I’ve gotten dubious emails over the years asking to guest blog, which i invariably respond to with a not very polite email, saying something along the lines of “not on your life”. I also get offers for link exchanges, whatever those are, and these seems pretty overt in terms of scamminess. However, I have not gotten many sites offering to put me on a top 100 list if I respond or do something; a couple of these sites just put me on there without my consent. What do you do in this case? Ask for them to take it down? What if they refuse? To me, it’s good etiquette to comply with my wishes, but hey, can’t anyone link to anything without permission?

  57. on 07 Sep 2011 at 6:14 amDan Meyer

    Me? I don’t care if they put me on a list. You’re right. Anyone can link to anything. It doesn’t serve their interests to link to me, though. It only serves their interests if I link back.

  58. [...] provider of online degrees looking to boost their PageRank by trading some trinket for a link. (Link responsibly.) In this case, we have an infographic from Rasumussen College. Click for [...]

  59. [...] more understandable and more a way for terrible, awful, no-good, very bad marketers to encourage link-baiting (as in, a lot of the infographics about education tend to be created by ForProfitSpamSites.com). [...]

  60. on 07 Dec 2011 at 6:07 amEdTechSandyK

    The other thing to be aware of in this arena is unsolicited emails where someone is asking to write a guest post on your blog. That has happened to me in the last year. They are very flattering. Fortunately, the person who wrote me provided links to examples of her work elsewhere, and I could see the guest posts were littered with links back to a scammy online college website.

    I’ve only been blogging for a couple of years, so this offer was flattering and tempting. I almost fell for it. I made a rule for myself after it happened, though – no one will ever write a guest post on my blog unless I invite them to do so first.

  61. [...] to refresh your memory, here’s how the scam [...]

  62. on 23 Jan 2012 at 6:04 amSue VanHattum

    A bit more data on how the online colleges harm students: http://omega-unlimited.blogspot.com/2012/01/now-i-have-to-worry-about-students.html

  63. [...] I’m still waiting for a reply. But even if it’s Tim Horton’s (which I visit many times a week), I’m not accepting the nomination. It turns out Accelerated Degree Programs is promiscuous with its favours. They use blogs like mine to lure in potential customers. You click on the Vote for Me badge and it takes you straight to their sales pitch. It’s a variation on the “Top 100 blogs” con, which Dy/dan lays out here. [...]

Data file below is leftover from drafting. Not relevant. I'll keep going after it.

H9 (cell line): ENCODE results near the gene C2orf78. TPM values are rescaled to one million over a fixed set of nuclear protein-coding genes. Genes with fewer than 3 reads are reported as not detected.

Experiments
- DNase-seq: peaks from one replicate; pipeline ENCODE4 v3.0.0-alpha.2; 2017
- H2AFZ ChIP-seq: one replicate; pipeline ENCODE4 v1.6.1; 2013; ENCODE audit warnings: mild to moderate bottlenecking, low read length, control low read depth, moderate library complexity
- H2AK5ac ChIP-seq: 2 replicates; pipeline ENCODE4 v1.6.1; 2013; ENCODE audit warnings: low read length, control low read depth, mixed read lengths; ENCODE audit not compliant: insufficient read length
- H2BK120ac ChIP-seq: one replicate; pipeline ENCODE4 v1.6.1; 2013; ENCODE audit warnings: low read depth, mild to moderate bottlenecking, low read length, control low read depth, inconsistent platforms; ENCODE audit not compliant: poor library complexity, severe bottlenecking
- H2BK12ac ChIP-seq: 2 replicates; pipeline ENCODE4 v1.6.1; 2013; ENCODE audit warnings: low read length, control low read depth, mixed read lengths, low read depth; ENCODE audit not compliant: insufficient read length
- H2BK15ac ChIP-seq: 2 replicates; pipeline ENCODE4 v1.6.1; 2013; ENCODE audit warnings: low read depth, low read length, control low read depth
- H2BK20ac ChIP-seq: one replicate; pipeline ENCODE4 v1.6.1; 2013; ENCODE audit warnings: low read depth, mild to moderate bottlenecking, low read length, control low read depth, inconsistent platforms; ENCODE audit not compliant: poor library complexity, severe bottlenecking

64. on 15 Mar 2012 at 5:52 amNeurobonkers

    I got an email from one of these sites just outright asking me to link for a $50 pay-pal fee that they offered to pay before I put the link up.

    Needless to say I declined.

    They even asked me to rephrase the title of an article and alter several phrases that would make the article read like complete nonsense, all for their SEO.

  65. [...] though, I saw a couple of articles that made me think more deeply about them. The first is a truly excellent piece by Dan Meyer, about how devious and abusive “education companies” are becoming. He marshals an [...]

  66. [...] on blog.mrmeyer.com Share this:TwitterTumblrEmailStumbleUponLinkedInLike this:LikeBe the first to like this. [...]

  67. on 16 Jul 2012 at 10:38 pmGary Stager

    You missed the most obvious reason to avoid such lists of most popular bloggers, blogs, etc…

    They’re stupid.

    The obsession with popularity on the Web just makes adulthood a lot like junior high school and indicates little or nothing about quality or expertise.

  68. on 23 Jul 2012 at 11:50 pmCritical Internet Skills

    [...] also think about how Dan Meyer wrote about not sharing “Top 100 Posts” by Online Colleges.  I try my best to avoid linking to these sites on Twitter but I am going to be honest, I have [...]

  69. [...] fellow educator Dan Meyer wrote in a very good post a year ago (got resurfaced on Twitter this week), these lists are not made to celebrate the [...]

  70. [...] model that is fueled by outrage. It has some things in common with the one fueled by people clicking and sharing lists in which they are [...]